The European Commission released estimates on Wednesday saying that delays in implementing the EU’s next research budget, Framework Programme 9, would result in the loss of more than 12,000 jobs, including 5,000 research jobs lost each month.
Negotiations for the next long-term EU budget, known as the multiannual financial framework, will soon be underway. The European Commission hopes to agree the next budget, which spans from 2021 to 2027, by European Parliament elections in May 2019.
However, the commission has raised concerns that the process will drag on. Negotiations to agree the 2014-2020 budget lasted more than 18 months, with the budget finalised only in December 2013. As a result, there were delays in both investments and support for “much needed projects and reforms,” according to the commission.
This year, EU leaders face the added challenge of filling a budget gap of more than €12 billion resulting from the UK’s departure from the bloc. To help make up for this, the commission wants to increase member state contributions of EU gross national income to between 1.1% and 1.2%. Contributions are currently 1% of combined gross national income, which is on average only one 50th of the amount European residents pay in income tax.
Even if taxpayer contributions are increased, spending cuts may still be necessary in several areas. The commission said it does not plan on decreasing the budget for research or the Erasmus student exchange programme. However, EU agriculture and cohesion policies, which together comprise 70% of the current budget, could face significant cuts to make room for increased spending on immigration controls, security, and defence.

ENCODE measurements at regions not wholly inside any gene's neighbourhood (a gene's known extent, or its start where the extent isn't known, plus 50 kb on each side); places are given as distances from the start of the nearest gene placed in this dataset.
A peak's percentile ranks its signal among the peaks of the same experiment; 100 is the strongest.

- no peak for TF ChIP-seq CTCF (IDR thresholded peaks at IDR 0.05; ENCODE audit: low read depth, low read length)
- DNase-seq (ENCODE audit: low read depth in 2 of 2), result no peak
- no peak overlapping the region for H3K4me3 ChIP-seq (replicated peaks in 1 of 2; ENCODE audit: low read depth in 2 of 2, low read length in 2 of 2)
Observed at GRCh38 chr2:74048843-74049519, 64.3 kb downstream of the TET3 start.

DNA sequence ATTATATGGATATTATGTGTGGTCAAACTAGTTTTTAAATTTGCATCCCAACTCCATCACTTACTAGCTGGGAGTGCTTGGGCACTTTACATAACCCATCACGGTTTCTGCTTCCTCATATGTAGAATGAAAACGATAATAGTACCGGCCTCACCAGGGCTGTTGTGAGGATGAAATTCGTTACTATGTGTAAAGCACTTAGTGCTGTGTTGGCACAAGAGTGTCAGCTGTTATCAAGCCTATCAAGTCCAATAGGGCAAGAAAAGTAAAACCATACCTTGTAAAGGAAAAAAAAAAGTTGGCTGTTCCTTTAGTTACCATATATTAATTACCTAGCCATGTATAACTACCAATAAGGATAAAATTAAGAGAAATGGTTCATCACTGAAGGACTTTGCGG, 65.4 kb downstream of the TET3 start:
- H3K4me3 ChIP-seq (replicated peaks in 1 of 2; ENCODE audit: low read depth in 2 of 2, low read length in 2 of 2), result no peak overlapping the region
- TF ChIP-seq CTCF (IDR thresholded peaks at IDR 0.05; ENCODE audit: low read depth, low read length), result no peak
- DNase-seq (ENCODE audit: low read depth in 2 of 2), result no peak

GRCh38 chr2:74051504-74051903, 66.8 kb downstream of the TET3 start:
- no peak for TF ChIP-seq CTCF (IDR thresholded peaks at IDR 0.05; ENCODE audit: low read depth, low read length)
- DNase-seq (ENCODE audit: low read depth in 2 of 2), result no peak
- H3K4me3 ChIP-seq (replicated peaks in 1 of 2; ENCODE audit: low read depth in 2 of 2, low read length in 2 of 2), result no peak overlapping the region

The commission warned of the impact delays in agreeing the budget would have, noting the high opportunity cost. New programs would not be launched on time, making it more difficult to achieve their goals. Delays would also have economic impacts and could slow the momentum of economic recovery.
“Delays have real consequences for people,” said the commission. Funding and program implementation delays in the next research framework programme could cause a loss of 5,000 research jobs each month (3-4% of all EU research jobs), with 7,000 jobs lost in the wider economy. Over the same period, more than 200 research publications would be lost, including around 100 high-impact articles, according to the commission’s estimates.
Research is not the only area that would be affected. EU Budget Commissioner Günther Oettinger said that delays in selecting projects would mean “more than 100,000 EU-funded projects – in key areas like business support, energy efficiency, health care, education and social inclusion – would not be able to start on time, and hundreds of thousands of young people would not be able to benefit from an Erasmus+ exchange in 2021.” Large-scale infrastructure and space projects, such as Rail Baltica and Galileo, would also be significantly impacted by delays.
Next Friday, EU leaders will meet to discuss their priorities for the budget and identify areas of mutual concern. After “intensive consultations” with the European Parliament, member states, and the public, the commission will present its proposal for the budget in May.